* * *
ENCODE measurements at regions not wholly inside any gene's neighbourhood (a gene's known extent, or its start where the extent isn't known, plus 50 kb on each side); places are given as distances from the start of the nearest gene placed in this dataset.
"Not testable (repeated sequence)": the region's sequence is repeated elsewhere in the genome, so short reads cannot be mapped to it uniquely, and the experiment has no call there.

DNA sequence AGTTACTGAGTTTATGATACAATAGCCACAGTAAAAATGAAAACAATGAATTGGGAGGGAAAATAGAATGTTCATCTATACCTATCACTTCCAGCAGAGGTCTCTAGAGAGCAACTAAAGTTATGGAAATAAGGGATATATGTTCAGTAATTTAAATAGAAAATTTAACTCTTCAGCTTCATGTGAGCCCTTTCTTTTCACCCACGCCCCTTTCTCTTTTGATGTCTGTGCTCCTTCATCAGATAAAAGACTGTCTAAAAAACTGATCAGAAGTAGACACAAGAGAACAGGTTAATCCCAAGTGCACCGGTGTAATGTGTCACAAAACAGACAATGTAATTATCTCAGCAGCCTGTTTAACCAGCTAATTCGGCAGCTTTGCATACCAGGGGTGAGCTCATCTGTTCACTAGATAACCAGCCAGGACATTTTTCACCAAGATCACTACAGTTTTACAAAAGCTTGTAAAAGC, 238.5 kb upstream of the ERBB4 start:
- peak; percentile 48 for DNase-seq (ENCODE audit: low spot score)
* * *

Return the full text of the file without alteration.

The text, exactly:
ENCODE measurements at regions not wholly inside any gene's neighbourhood (a gene's known extent, or its start where the extent isn't known, plus 50 kb on each side); places are given as distances from the start of the nearest gene placed in this dataset.
"Not testable (repeated sequence)": the region's sequence is repeated elsewhere in the genome, so short reads cannot be mapped to it uniquely, and the experiment has no call there.

DNA sequence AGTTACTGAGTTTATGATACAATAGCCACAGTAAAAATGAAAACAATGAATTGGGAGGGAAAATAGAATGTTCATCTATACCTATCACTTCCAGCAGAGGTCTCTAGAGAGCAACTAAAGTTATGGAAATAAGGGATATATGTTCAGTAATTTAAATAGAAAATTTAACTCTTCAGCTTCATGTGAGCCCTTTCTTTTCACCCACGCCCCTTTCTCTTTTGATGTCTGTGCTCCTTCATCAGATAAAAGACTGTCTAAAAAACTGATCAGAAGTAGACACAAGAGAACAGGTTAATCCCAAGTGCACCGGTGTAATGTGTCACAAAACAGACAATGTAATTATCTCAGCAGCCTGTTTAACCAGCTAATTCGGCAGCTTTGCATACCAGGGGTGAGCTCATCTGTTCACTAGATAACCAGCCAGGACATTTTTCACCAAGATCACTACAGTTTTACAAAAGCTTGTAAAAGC, 238.5 kb upstream of the ERBB4 start:
- peak; percentile 48 for DNase-seq (ENCODE audit: low spot score)